Flu Vaccination Rates Rise for Pregnant Women but Still Fall Short
While flu vaccination rates for pregnant women have more than doubled since 2005, a new report from the Centers for Disease Control and Prevention says that at least half of expectant mothers are missing out on the protective benefits of the flu shot.
Pregnant women may be more susceptible to severe illness from influenza infections. Still, despite the benefits and safety of flu vaccination during pregnancy, a new report from the Centers for Disease Control and Prevention (CDC) shows that at best, only half of pregnant women are getting the flu shot.
According to a new study published in the CDC’s Morbidity and Mortality Weekly Report (MMWR), researchers have found that while influenza vaccine coverage during pregnancy has steadily increased in the United States in recent years, the number of pregnant women receiving the flu shot is still well below target goals. These findings coincide with a recent media release from the CDC indicating low influenza vaccination rates overall, across the United States.
The report cites public health recommendations for 2016 that all women who are or may become pregnant received the vaccination. In the 2005-2006 through the 2008-2009 flu seasons, vaccination rates among pregnant women held at a rate of just 17% to 20%. That coverage rate increased to 33% during the 2009-2010 flu season when the novel H1N1 swine flu virus emerged, causing the first global flu outbreak in more than 40 years. A vaccine for H1N1 became available that season as a separate immunization, and the component was added to the following season’s vaccine. During the 2013-2014 flu season, 41% of pregnant women received the flu vaccine, and a recent CDC study found that rate went up to 50% for the 2015-2016 season.
The study was led by researchers at the Birth Defects Study of the Slone Epidemiology Center at Boston University, as part of its surveillance on medications and birth defects. They note that their data covered only 5,318 women who received the flu vaccine during pregnancy over the nine flu seasons between 2005 and 2014. Since their research did not include women who received the flu shot up to six months before becoming pregnant, the percent of pregnant women covered by the flu vaccine may be higher than noted in this study.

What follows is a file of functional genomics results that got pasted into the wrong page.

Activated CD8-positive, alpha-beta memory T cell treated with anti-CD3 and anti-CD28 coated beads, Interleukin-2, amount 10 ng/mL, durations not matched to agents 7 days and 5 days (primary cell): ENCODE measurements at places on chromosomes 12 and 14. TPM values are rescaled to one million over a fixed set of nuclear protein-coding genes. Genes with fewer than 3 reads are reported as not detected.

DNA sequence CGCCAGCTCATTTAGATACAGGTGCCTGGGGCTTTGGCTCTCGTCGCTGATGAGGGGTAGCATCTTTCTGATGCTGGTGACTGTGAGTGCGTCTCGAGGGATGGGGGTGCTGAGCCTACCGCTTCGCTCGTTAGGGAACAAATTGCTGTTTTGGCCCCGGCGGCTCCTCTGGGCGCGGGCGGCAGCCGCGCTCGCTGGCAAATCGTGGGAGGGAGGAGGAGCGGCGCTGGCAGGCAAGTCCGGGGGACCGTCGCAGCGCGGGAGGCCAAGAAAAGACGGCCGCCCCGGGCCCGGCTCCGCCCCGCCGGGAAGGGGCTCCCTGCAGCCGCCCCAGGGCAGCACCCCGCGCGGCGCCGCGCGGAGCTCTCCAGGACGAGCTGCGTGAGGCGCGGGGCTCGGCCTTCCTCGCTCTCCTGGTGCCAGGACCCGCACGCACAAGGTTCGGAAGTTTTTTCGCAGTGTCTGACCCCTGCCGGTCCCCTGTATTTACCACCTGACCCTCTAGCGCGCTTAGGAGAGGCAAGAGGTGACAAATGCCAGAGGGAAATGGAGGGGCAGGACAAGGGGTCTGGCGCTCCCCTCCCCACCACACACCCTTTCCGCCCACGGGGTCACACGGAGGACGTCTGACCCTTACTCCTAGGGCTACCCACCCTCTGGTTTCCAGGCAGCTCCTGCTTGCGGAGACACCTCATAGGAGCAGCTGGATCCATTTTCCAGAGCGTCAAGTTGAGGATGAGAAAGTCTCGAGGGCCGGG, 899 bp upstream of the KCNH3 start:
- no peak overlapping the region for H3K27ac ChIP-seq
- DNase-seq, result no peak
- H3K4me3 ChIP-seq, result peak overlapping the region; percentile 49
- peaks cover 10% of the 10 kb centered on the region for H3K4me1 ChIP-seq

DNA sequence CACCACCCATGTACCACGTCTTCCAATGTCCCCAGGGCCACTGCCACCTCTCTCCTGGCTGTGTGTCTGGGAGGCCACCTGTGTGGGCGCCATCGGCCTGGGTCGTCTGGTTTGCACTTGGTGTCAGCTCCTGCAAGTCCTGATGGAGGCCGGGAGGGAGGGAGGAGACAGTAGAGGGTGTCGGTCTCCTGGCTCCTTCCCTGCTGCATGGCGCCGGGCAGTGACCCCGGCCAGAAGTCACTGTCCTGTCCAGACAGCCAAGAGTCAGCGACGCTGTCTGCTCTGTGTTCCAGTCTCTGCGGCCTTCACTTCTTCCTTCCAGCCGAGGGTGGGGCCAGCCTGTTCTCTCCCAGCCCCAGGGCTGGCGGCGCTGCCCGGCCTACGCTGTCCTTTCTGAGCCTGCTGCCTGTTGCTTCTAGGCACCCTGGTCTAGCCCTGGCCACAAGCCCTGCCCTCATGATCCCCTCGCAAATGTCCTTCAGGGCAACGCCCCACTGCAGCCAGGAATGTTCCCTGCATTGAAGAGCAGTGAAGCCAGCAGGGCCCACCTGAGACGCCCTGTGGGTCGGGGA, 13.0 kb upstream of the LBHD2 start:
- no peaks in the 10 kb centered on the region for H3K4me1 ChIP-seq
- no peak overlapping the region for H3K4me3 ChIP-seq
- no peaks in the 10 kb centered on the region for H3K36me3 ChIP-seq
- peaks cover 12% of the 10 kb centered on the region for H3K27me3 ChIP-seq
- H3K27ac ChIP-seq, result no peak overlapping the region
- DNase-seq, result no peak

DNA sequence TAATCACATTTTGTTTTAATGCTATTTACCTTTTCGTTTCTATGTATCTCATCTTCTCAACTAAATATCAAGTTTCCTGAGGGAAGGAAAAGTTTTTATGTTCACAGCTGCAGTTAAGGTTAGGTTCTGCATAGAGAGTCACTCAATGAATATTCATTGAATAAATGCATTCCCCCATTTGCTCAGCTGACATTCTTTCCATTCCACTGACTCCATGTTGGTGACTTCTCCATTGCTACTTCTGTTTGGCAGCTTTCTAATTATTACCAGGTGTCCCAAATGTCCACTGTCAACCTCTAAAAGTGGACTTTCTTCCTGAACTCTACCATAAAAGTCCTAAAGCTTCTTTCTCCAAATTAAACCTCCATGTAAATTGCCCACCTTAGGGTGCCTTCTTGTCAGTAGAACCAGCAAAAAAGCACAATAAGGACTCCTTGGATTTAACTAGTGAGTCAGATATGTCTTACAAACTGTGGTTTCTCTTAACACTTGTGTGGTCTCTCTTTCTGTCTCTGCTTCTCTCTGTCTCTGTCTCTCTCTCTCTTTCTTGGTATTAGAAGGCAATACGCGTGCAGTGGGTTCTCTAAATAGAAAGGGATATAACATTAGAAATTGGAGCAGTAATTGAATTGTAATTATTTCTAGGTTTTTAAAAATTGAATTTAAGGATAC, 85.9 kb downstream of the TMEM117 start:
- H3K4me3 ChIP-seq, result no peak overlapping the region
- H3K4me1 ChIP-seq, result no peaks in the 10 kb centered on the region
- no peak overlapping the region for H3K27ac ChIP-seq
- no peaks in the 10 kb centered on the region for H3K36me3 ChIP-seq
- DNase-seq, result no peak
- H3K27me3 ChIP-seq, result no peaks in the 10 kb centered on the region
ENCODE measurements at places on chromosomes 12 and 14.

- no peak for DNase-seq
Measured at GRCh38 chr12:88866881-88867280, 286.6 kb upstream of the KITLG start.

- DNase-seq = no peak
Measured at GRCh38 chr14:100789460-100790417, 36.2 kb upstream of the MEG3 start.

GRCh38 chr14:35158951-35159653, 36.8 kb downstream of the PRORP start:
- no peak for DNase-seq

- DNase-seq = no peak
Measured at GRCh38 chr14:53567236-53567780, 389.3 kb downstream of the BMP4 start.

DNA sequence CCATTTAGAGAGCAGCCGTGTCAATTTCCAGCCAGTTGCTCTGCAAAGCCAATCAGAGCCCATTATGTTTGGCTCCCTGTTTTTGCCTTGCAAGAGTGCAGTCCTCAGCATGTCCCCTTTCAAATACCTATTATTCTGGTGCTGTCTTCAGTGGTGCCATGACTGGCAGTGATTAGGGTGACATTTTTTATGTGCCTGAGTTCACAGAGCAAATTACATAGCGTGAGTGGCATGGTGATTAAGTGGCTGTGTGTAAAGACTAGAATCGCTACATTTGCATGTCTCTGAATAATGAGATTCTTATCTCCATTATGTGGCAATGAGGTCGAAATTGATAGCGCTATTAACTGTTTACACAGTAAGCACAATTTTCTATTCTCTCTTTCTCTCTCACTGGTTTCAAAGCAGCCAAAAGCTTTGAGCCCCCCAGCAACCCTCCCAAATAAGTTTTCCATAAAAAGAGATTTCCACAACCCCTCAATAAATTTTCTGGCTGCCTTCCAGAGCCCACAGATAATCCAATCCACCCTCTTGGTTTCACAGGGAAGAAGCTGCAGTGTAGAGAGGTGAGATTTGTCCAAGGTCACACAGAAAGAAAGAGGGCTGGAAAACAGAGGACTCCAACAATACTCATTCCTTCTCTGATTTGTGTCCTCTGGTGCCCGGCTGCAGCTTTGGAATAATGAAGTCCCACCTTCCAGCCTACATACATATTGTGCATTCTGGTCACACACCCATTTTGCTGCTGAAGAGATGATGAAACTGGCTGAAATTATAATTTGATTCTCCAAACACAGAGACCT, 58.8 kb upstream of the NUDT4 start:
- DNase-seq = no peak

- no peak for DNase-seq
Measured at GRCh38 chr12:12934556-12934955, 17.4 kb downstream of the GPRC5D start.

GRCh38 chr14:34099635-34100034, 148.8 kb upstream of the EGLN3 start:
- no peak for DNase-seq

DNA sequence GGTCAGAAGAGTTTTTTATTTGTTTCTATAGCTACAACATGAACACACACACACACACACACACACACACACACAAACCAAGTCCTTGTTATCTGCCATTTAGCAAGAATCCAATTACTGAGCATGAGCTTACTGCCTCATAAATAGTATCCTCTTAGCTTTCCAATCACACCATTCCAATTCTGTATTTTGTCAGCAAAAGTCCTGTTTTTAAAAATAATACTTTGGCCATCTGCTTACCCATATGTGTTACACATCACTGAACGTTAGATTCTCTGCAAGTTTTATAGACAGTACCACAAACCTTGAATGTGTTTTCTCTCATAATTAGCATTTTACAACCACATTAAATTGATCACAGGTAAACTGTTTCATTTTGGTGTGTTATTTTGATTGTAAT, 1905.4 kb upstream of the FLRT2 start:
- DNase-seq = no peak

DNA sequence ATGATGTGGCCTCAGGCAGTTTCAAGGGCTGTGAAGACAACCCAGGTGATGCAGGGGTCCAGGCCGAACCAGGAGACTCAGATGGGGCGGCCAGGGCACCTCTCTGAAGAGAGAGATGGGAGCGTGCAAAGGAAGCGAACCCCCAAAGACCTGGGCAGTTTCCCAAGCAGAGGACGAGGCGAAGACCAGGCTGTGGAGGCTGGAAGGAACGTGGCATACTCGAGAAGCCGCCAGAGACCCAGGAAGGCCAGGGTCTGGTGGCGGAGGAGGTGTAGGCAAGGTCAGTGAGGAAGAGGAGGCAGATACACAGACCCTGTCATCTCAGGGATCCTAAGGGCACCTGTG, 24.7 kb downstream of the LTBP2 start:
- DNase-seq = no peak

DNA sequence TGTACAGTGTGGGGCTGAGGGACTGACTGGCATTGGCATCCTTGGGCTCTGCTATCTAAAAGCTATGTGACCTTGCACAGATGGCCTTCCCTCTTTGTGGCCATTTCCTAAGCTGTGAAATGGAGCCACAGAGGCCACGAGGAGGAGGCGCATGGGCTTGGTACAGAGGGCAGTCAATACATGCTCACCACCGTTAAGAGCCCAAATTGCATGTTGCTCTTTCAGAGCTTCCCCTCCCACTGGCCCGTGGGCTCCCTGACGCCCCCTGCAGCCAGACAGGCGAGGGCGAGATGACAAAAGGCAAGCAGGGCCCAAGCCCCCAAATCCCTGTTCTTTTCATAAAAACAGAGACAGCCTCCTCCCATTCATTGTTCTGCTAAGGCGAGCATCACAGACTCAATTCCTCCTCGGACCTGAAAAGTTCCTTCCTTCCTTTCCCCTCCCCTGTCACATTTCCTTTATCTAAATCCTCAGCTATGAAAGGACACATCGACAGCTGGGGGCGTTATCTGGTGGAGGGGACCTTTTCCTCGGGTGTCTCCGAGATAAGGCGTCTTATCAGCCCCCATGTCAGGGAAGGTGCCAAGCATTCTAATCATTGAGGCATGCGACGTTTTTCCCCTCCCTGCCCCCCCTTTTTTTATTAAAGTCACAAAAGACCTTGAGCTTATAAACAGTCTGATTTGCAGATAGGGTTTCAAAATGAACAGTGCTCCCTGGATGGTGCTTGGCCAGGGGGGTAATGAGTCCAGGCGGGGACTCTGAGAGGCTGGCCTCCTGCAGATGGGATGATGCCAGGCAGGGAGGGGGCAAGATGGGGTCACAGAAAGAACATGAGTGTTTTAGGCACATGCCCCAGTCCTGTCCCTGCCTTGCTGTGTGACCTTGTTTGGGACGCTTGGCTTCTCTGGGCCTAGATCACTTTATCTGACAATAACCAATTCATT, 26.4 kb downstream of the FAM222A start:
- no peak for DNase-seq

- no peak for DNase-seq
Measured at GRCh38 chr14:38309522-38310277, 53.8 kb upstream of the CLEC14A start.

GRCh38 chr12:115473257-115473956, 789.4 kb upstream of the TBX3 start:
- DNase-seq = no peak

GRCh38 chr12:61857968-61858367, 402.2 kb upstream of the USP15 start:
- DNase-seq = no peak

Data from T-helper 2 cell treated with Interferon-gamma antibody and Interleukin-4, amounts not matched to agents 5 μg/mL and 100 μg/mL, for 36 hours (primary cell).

Their findings, note the authors, offer data that may help public health officials boost flu vaccine coverage among pregnant women. “Incorporating counseling and education about influenza vaccination during pregnancy and administration of seasonal influenza vaccine into the routine management of pregnant women would offer a potential opportunity to increase influenza vaccination coverage among this vulnerable group and help prevent influenza-associated morbidity and mortality among pregnant women and their infants,” concluded the authors.
During pregnancy, women experience changes to their immune systems, heart, and lungs. An expectant mother’s immunity to viral infections may be altered and in some ways suppressed due to hormonal changes, while lung capacity decreases and heart rate increases. As a result, pregnant women infected with the influenza virus may be more prone serious flu symptoms and have an increased risk of complications such as miscarriage, premature birth, and babies with birth defects and low birth weight.
According to the CDC, receiving a flu shot during pregnancy can protect both a mother and her baby throughout pregnancy as well as for several months after birth, as mothers can pass on important antibodies that protect young infants. The agency has conducted several studies on flu vaccine safety in pregnant women, finding no link between the flu shot and pregnancy complications or adverse fetal outcomes. Additional studies have also found no increased risk of miscarriage, pre-eclampsia, premature delivery, or low birth weight infants for women who received the flu vaccine during pregnancy. A 2014 World Health Organization (WHO) report on the safety of immunization notes the benefits of influenza vaccination for both mothers and newborns, especially when given during the second or third trimester. As such, WHO officials recommend that national immunization policies worldwide include influenza vaccination for pregnant women.